WASHINGTON — District of Columbia Mayor Muriel Bowser on Friday had "Black Lives Matter" painted on the street that leads to the White House where protesters have been demonstrating following George Floyd’s death in police custody.
"There are people who are craving to be heard and to be seen, and to have their humanity recognized, and we had the opportunity to send that message loud and clear on a very important street in our city," Bowser said at a press conference. "And it is that message, and that message is to the American people, that Black Lives Matter black humanity matters, and we as a city raise that up as part of our values as a city."
The mayor said that the people who painted it were from the D.C. Public Works Department.
"There was a dispute this week about whose street this is," John Falcicchio, chief of staff for Bowser, a Democrat, said earlier in a tweet. "Mayor Bowser wanted to make it abundantly clear that this is DC's street and to honor demonstrators who (were) peacefully protesting on Monday evening."
President Donald Trump slammed Bowser Friday afternoon, tweeting, "The incompetent Mayor of Washington, D.C., @MayorBowser, who’s budget is totally out of control and is constantly coming back to us for 'handouts', is now fighting with the National Guard, who saved her from great embarrassment...over the last number of nights. If she doesn’t treat these men and women well, then we’ll bring in a different group of men and women!"
Trump continued to attack Bowser into Friday evening, calling her "incompetent."
".@MayorBowser is grossly incompetent, and in no way qualified to be running an important city like Washington, D.C. If the great men and women of the National Guard didn’t step forward, she would have looked no better than her counterpart Mayor in Minneapolis!" he said in a tweet.
People were seen painting the words "Black Lives Matter" on Friday morning in large block letters in yellow across 16th street, which leads to Lafayette Square and the White House.
Bowser tweeted later in the morning that that particular section of 16th Street has been renamed "Black Lives Matter Plaza."
The official D.C. chapter of the Black Lives Matter Global Network, however, suggested in a tweet that this move was merely an empty gesture by Bowser.
"This is a performative distraction from real policy changes. Bowser has consistently been on the wrong side of BLMDC history. This is to appease white liberals while ignoring our demands. Black Lives Matter means defund the police. @emilymbadger say it with us," the account tweeted.
This comes several days after Trump ordered the U.S. Park Police and National Guard troops forcefully removed demonstrators who were peacefully protesting outside the White House on Monday evening. The crowd was dispersed so Trump could walk out of the White House to St. John’s Episcopal Church for a photo-op in which he held up a Bible.
Bowser blasted Trump for what occurred, tweeting, "I imposed a curfew at 7 pm. A full 25 minutes before the curfew & w/o provocation, federal police used munitions on peaceful protesters in front of the White House, an act that will make the job of @DCPoliceDept officers more difficult. Shameful! DC residents — Go home. Be safe."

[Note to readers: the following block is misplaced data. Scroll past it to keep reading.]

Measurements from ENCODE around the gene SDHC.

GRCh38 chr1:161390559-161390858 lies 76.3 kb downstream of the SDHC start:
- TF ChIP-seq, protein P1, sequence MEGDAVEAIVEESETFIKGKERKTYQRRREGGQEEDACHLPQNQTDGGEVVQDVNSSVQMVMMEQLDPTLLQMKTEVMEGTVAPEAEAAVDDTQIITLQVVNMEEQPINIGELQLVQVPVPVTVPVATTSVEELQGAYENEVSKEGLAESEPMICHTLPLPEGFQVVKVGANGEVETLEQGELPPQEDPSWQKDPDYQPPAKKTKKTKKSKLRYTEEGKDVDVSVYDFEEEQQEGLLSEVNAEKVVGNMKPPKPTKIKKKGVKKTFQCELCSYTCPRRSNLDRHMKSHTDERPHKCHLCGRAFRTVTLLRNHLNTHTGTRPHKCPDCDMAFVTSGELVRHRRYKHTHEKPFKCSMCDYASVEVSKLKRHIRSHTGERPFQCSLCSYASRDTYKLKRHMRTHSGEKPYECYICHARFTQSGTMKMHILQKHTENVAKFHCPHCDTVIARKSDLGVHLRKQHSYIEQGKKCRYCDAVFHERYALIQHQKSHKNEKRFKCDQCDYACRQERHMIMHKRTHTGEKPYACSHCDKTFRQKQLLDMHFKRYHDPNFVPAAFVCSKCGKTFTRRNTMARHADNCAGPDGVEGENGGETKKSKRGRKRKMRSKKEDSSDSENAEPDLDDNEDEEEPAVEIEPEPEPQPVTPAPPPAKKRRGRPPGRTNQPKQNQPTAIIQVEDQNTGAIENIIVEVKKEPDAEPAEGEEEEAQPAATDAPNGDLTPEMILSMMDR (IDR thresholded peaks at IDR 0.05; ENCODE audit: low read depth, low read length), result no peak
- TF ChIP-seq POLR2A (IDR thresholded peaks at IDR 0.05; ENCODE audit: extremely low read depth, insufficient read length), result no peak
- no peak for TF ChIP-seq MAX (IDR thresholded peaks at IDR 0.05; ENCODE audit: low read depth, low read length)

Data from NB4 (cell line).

Bowser also sent letters to Govs. Mike DeWine of Ohio, a Republican, and Phil Murphy of New Jersey, a Democrat, ordering them to remove their National Guard troops from the city.
Bowser, who also sent a letter to Trump earlier this week ordering him to remove federal law enforcement and military members, said the troops were sent to the city by the White House without her knowledge. Washington has a National Guard, but since the city is a special federal designation it is controlled by the president.
"However, as we have increasingly seen in recent days their presence is unnecessary and may be counterproductive to ensuring the protests remain peaceful," she wrote in separate letters to both governors.
Murphy said in a press conference earlier Monday that it was intended to be a “short-term deployment” to help protect federal monuments. A spokesman for Murphy said in a statement Friday that the deployment will end Friday.
“There were approximately 85 National Guard members sent to DC and their mission was anyway scheduled to end at 9:00 a.m. tomorrow prior to this tweet. They were sent for a very limited mission protecting monuments and are on the night shift tonight near the Lincoln Memorial," the spokesman said.
DeWine did not immediately respond to Bowser's request but tweeted earlier he had removed a member of the Ohio National Guard who expressed "white supremacist ideology."
The painting of the phrase Black Lives Matter came as Bowser shared a letter addressed to Trump from Thursday in which she requested that he withdraw "all extraordinary federal law enforcement and military presence from Washington, D.C." now that she has ended the state of emergency for the city and the Metropolitan Police Department didn't make any arrests on Wednesday night.
CORRECTION (June 5, 2020 2:06 p.m.): Photo captions on a previous version of this article incorrectly described who painted "Black Lives Matter" on 16th Street in Washington, D.C. City employees painted the tribute at the mayor's instruction; the painters were not protesters.